So, it's the end of May, but my calendar still shows April.
There's a good reason for that. My Graham Watson cycling calendar. Appropriately, the month of April (the month of spring classics) features the man that dominated last year's Tour of Flanders and Paris-Roubaix. The Brad Pitt of cycling, Fabian Cancellara.
KKB saw what was coming. When I opened up to April, he quipped straight away, "looks like it's going to be April 2011 for a while".
My admiration of Fabian, which, by the way, is not purely physical, has grown over the last year or two. Let's face it, what's not to like? He's the current Olympic champion, four time and current reigning world time trial champion, has worn yellow at the Tour de France, and is feared by the peleton when he lines up for one day races.
He won my heart last year when riding solo to the finish line of the Tour of Flanders. With the camera focused on him, he reached into his jersey pocket and pulled out a small gold angel charm, turned to the camera and kissed it, looking straight down the barrel to the TV audience. The commentator explained the significance of this.
The story goes that his daughter had asked him what he puts in his pockets when he rides. Fabian's answer wasn't very satisfactory to his toddler, and not long after she presented him with this charm so he had something to carry with him.
While part of me was just a little disappointed that his smile a few Ks out from the finish line wasn't just for me, most of me saw this gesture to his little girl was a sign of a good man. So, when we headed off to France just a few months later to follow the Tour de France, Fabian was on a very short list of cyclists I was keen to prioritise in those rare times when you can get up close to the circus.
Jens Voigt was also on my list of course, and the fact that they both rode for Saxobank would even make my stalking more manageable, particularly on the most convenient of stalking days, the time trial. We were in Bordeaux for the penultimate stage of the tour. The time trials are a good chance to get photos and watch the teams in action, as at the start the team buses set up warm up areas for the cyclists, and the mechanics set to work in preparing the bikes for the showiest of stages.
We arrived early to see just a handful of teams already set up. No surprise that the teams that looked most ready to go were the teams at the top of the race - BMC, Radio Shack, and of course, Saxobank. (Interestingly Contador's team, Astana, were conspicuously absent early on.)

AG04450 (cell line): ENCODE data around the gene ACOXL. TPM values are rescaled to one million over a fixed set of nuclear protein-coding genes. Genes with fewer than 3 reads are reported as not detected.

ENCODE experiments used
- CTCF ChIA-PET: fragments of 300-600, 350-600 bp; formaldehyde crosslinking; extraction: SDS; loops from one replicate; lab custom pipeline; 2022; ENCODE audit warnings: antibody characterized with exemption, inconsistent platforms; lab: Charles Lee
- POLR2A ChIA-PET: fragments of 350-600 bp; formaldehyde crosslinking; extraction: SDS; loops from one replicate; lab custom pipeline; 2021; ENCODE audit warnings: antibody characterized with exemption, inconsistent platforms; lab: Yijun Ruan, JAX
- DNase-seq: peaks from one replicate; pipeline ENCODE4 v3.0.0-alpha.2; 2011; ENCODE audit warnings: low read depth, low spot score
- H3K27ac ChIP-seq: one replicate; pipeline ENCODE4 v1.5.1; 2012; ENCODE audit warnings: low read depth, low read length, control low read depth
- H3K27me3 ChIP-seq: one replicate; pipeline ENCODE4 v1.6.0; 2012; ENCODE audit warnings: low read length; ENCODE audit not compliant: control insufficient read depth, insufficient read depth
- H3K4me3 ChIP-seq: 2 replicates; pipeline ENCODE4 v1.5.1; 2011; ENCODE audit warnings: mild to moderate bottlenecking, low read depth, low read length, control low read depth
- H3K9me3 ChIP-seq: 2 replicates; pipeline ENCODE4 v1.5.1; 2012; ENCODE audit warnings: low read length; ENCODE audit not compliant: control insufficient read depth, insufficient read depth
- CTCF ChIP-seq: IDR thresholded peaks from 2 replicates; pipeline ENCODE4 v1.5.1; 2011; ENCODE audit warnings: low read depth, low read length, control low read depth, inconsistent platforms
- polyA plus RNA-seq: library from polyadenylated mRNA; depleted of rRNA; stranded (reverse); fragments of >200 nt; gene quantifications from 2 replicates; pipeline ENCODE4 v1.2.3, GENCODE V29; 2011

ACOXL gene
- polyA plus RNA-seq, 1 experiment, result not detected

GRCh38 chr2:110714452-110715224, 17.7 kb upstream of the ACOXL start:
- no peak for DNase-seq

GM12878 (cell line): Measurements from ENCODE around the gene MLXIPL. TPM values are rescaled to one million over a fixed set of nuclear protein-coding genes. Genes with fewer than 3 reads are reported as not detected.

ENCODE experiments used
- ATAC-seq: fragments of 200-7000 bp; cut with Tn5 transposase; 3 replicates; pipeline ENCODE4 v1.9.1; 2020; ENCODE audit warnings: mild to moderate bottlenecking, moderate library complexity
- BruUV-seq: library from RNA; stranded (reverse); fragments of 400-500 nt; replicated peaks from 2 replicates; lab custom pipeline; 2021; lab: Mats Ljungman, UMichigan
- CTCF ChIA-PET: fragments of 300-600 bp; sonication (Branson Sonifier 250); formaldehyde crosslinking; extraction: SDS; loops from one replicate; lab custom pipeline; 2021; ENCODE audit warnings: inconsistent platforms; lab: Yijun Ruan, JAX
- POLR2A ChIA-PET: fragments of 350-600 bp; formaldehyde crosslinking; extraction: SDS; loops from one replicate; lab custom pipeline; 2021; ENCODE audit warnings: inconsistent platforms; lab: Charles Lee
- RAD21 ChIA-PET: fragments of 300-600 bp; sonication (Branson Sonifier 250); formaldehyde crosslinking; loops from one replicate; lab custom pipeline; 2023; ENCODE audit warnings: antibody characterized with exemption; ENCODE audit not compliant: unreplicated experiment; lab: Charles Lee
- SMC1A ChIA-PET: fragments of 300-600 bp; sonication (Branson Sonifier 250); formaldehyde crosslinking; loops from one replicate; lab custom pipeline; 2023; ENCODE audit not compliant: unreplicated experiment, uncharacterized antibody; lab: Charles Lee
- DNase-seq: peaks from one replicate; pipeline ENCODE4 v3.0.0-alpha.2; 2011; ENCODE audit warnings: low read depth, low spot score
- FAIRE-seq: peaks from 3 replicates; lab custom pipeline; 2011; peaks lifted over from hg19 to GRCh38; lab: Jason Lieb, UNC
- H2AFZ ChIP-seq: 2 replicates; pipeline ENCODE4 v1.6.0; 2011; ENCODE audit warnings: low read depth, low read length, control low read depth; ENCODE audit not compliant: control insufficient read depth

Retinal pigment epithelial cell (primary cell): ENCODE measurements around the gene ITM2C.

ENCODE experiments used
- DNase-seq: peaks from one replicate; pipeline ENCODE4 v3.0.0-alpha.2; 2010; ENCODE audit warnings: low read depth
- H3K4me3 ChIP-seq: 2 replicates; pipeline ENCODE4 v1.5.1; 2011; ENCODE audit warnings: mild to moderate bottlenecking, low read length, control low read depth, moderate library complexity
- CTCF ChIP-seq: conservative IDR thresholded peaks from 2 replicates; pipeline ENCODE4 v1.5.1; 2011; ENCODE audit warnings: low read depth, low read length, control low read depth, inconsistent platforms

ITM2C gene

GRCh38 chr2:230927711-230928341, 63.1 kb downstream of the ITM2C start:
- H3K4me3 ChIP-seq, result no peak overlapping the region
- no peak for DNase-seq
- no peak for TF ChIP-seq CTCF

The setups are amazing. Buses with laundries where the cargo hold usually is. Trailers filled with bikes and wheels which, when emptied of their precious cargo, transform into mechanic workshops. We even heard that one of the teams has converted a truck into a commercial kitchen, so they can prepare their own food whereever they are.
While some of the teams were easing into their day, the Saxobank bus was a hive of activity. The Schleck bikes were on display (Andy's of course the most blingy) as well as Fabian's time trial rig also on show, complete with the Olympic rings emblazoned on the saddle. The team had a lot to get ready for, being the team of both a general classification contender and the current world time trial champion.
Fabian arrived first. He was surrounded by team staff. He cruised on in, and greeted the team staff on his way up the steps of the bus. Soon after, it was back down the steps in cycling kit, iPod in. Also inserted were those bud things that you put up your nose to clear nasal passages. OK, so that took a few points off the hotness stakes. Quick, Fabian, get on the bike and start pedaling so I can see those thighs in action!
He got the royal treatment, with physios checking his posture, mechanics checking every detail of his bike, and support staff fussing over every other detail. After a good, long warmup, he was off - a whirlwind of support staff in tow and his pilot car in pursuit.
Not long after, along came Jens. He was all ready to go in his speed suit. After a few hellos he got straight on his bike on the trainer, circled his legs for just five minutes or so. Quite unceremoniously, he jumped on his time trial bike and rode away to his start.
As we were stationed at the start at Bordeaux, we had to rely on TV screens to find out that Fabian won the day, as expected.
I don't know where Jens came. It doesn't matter. It wasn't his job to do much more than ride the course within the cutoff time.
Phil's right, it might be April 2011 for a while. Unless of course he can find a Fabian Cancellara calendar.